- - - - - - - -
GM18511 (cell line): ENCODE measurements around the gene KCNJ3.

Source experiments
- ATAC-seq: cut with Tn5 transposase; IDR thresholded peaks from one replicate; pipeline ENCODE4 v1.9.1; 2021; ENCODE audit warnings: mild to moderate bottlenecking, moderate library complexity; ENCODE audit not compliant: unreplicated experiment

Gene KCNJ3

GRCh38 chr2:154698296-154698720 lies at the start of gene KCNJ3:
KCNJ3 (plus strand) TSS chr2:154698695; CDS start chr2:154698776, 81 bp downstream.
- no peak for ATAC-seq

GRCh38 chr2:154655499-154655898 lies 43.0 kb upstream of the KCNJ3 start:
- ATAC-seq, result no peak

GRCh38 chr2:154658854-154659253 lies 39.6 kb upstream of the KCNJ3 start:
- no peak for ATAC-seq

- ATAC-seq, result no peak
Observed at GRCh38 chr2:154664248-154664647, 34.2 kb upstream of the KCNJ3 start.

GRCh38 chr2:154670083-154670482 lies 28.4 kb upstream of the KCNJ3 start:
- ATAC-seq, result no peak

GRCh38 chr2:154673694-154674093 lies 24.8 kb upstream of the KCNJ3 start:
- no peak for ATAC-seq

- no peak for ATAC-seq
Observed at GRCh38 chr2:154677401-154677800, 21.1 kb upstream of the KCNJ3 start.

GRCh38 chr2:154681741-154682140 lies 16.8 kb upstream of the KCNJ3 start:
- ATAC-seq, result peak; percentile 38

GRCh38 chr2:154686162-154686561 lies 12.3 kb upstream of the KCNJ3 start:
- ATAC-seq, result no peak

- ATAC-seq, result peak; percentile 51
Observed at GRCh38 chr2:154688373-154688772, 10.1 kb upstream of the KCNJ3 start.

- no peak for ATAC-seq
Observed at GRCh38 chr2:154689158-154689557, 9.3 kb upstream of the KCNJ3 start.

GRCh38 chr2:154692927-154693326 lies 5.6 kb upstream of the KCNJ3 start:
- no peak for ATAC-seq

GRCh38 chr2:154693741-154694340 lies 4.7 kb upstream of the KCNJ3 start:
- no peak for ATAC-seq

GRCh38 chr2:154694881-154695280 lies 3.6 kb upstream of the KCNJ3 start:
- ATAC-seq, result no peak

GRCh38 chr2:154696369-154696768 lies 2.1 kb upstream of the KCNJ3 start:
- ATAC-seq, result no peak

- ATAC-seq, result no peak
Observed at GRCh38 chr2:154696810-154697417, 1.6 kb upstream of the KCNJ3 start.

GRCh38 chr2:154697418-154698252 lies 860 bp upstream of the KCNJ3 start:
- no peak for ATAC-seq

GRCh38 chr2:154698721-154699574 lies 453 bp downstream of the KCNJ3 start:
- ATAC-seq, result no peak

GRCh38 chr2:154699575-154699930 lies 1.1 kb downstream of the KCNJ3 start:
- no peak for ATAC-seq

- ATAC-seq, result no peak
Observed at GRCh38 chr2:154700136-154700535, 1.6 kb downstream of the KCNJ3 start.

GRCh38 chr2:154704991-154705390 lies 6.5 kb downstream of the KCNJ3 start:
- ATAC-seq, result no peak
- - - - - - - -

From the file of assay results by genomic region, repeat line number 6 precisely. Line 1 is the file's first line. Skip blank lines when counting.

KCNJ3 (plus strand) TSS chr2:154698695; CDS start chr2:154698776, 81 bp downstream.